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World Responds to Lebanon's Plight after Catastrophic Beirut Blast

As stunned Lebanese rescuers counted the dead and combed rubble for signs of life a day after a huge explosion shattered swaths of Beirut, nations near and far pledged Wednesday that the country, already trapped in a deep economic crisis, would not be left alone.

The explosion at the capital's port that killed at least 100 and injured thousands, with shock waves smashing deep into the city, stunned the world. From Australia to Indonesia to Europe and the United States, countries readied to send in aid and search teams.

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'Armageddon' at Beirut Hospitals after Blast Hurt Medics, Patients Alike

His head bandaged just like his patients, Dr Antoine Qurban said Tuesday's enormous blast brought "Armageddon" to Beirut's overwhelmed hospitals in chaotic scenes reminiscent of a war zone.

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U.S. Officials Say No Sign Beirut Blast was Attack

Two U.S. officials said Wednesday there are no indications that the massive explosion Tuesday evening in Lebanon's capital was the result of an attack by either a nation state or proxy forces.

A senior Defense Department official and a member of the U.S. intelligence community told The Associated Press that, at the moment, the explosion appears to have been caused by improper storage of explosives.

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Govt. Seeks House Arrest for Officials over Beirut Blast

The government on Wednesday said it wanted officials placed under house arrest over a cataclysmic Beirut blast, as it announced a two-week state of emergency in the capital.

"We call on the military leadership to impose house arrest on all those who organized the storage of ammonium nitrate" at Beirut's port, Information Minister Manal Abdul Samad said, referring to the substance that sparked Tuesday's massive explosion.

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Turkey Sends Rescue and Medical Teams after Beirut Explosion

Turkey said Wednesday it is sending search and rescue teams along with emergency medical personnel to aid Lebanese authorities in the aftermath of the devastating explosion that killed at least 100 people in Beirut and injured thousands.

Foreign Ministry spokesman Hami Aksoy said a field hospital was also in the works, adding that Turkey was sending humanitarian aid, medical equipment and medicine to Beirut.

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Emergency Aid Lands in Lebanon as World Offers Support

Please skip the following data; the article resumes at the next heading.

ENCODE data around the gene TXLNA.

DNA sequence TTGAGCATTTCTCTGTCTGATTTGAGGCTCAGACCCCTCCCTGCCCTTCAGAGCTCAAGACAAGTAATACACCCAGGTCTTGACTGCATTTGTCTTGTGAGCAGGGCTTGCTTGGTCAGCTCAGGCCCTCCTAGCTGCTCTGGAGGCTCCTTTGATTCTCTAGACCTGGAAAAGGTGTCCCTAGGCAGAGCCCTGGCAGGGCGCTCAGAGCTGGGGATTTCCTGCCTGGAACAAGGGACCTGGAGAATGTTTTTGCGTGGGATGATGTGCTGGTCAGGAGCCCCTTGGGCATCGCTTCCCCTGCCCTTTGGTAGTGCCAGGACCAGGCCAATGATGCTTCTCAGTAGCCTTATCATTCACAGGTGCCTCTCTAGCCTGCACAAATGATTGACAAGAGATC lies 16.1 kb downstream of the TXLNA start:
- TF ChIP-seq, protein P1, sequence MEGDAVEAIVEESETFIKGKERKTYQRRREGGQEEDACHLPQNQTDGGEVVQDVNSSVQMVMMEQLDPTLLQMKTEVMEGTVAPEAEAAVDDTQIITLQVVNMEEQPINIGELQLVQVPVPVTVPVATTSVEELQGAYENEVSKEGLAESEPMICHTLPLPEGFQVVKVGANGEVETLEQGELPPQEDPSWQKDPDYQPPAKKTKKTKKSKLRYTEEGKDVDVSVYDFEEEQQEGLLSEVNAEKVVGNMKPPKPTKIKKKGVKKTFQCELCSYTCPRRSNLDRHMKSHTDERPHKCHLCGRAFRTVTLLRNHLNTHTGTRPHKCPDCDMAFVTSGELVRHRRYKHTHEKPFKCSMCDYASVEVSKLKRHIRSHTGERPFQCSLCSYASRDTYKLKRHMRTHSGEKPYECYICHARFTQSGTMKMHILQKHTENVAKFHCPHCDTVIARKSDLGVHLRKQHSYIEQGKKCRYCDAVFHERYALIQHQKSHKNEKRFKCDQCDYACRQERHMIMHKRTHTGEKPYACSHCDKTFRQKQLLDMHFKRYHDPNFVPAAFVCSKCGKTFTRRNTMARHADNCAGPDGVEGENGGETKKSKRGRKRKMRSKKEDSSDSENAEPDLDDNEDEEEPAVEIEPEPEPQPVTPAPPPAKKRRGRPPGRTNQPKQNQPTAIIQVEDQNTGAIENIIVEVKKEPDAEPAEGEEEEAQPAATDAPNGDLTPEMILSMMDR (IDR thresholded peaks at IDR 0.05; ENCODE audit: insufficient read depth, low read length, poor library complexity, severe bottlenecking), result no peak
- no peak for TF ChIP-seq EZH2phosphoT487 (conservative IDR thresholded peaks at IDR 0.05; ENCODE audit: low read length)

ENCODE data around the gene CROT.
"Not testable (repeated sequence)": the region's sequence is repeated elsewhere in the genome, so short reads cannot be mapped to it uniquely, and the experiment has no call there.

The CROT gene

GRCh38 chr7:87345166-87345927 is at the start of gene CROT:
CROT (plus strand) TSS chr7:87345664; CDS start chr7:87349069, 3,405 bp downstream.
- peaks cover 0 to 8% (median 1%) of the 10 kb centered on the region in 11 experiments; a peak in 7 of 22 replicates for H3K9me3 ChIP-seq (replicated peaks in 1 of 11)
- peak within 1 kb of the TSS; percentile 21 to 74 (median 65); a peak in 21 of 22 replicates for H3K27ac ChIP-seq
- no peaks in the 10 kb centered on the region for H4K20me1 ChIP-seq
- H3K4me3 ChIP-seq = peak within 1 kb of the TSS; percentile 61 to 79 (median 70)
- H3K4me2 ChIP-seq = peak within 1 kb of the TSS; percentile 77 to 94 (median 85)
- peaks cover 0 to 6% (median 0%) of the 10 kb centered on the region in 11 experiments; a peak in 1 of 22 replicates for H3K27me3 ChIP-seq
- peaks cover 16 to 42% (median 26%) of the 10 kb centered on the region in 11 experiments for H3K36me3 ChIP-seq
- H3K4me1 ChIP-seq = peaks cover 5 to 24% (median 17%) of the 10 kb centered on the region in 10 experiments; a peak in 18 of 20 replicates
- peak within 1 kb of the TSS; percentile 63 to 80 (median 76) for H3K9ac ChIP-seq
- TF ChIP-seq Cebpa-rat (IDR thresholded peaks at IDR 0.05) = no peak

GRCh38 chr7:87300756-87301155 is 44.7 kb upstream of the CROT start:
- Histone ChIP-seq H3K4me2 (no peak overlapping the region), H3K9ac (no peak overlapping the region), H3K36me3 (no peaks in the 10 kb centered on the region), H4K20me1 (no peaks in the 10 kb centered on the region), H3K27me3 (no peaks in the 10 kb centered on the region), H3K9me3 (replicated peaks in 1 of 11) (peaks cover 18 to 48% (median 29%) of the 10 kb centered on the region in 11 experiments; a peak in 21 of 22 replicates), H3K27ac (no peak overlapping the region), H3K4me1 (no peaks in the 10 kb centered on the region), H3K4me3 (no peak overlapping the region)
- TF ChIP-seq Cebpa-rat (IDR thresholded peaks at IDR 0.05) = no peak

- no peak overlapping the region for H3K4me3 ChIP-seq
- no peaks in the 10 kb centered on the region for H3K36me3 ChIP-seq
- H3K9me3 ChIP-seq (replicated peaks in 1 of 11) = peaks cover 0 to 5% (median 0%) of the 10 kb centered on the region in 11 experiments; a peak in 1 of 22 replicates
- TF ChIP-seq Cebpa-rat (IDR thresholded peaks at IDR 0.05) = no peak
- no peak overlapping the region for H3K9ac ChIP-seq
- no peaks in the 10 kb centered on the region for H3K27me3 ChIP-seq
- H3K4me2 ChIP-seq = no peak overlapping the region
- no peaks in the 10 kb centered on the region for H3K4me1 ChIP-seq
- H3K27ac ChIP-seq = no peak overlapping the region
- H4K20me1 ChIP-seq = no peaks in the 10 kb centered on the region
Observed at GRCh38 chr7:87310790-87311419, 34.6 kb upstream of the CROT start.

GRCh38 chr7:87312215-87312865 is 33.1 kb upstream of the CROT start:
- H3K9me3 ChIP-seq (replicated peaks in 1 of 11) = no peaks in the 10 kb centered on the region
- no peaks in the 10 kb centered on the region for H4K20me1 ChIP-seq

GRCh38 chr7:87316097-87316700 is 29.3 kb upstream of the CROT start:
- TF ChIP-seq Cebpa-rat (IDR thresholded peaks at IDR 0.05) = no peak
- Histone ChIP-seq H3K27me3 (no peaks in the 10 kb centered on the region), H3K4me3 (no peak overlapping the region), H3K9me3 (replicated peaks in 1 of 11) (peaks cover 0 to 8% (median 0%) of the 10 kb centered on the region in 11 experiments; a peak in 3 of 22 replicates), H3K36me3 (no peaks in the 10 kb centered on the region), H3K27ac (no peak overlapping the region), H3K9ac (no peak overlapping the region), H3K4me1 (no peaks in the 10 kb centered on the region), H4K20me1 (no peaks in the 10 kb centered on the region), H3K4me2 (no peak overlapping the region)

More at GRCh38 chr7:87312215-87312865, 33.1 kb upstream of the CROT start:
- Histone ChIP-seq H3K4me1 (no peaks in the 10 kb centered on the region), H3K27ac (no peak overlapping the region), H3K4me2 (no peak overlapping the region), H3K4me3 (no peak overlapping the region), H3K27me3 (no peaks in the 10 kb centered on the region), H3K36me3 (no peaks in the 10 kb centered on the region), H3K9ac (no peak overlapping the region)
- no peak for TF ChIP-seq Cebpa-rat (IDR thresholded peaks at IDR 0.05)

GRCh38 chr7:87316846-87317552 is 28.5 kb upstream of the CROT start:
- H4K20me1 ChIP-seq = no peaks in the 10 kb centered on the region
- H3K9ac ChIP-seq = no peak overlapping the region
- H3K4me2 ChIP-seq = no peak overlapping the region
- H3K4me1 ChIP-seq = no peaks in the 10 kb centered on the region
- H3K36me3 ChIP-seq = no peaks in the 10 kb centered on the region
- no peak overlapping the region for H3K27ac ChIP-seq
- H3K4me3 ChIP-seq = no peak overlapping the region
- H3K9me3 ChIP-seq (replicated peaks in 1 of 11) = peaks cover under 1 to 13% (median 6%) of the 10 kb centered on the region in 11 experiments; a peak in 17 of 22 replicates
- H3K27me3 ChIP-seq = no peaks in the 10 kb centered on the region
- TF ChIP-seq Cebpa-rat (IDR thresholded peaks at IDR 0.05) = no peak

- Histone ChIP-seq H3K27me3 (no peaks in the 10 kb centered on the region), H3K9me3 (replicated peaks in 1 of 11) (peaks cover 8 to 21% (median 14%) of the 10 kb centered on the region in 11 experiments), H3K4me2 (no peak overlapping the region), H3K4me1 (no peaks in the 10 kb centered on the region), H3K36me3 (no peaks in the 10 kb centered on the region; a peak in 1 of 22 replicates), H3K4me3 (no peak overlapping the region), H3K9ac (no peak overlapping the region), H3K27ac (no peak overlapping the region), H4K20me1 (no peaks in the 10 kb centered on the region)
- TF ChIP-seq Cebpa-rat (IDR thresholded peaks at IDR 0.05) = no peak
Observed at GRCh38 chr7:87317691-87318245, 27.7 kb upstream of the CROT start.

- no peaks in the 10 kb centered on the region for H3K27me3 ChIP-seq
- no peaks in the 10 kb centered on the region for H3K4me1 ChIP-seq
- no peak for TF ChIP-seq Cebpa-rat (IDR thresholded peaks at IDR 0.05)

Emergency medical aid and pop-up field hospitals were dispatched to Lebanon Wednesday along with rescue experts and tracking dogs, as the world reached out to the victims of the explosion that devastated Beirut.

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WHO Airlifting Medical Supplies to Lebanon

The World Health Organization says it is airlifting medical supplies to Lebanon to cover up to 1,000 trauma interventions and up to 1,000 surgical interventions following the explosion in Beirut.

WHO spokesman Tarik Jasarevic said supplies airlifted from a "humanitarian hub" in Dubai in the United Arab Emirates would be used to treat burns and wounds caused by broken glass and other debris from the explosion.

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Mar Mikhail: Beirut's 'Beating Heart' Snuffed Out by Blast

Heritage buildings, trendy bars and hip art galleries, all gutted: the vibrant Mar Mikhail district, once one of Beirut's gems, is now a wasteland of broken glass and destroyed cars.

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Beirut Blasts Heap Fresh Woes on Deeper Lebanon Crisis

For the Lebanese people, who have watched helplessly as their economy has collapsed in recent months, the devastating explosion in Beirut is one disaster too many.

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Qatar Sends Field Hospitals to Lebanon

Qatar began flying field hospitals and medical aid to Beirut Wednesday, AFP correspondents saw, to ease pressure on Lebanon's strained medical system after the previous day's devastating explosions.

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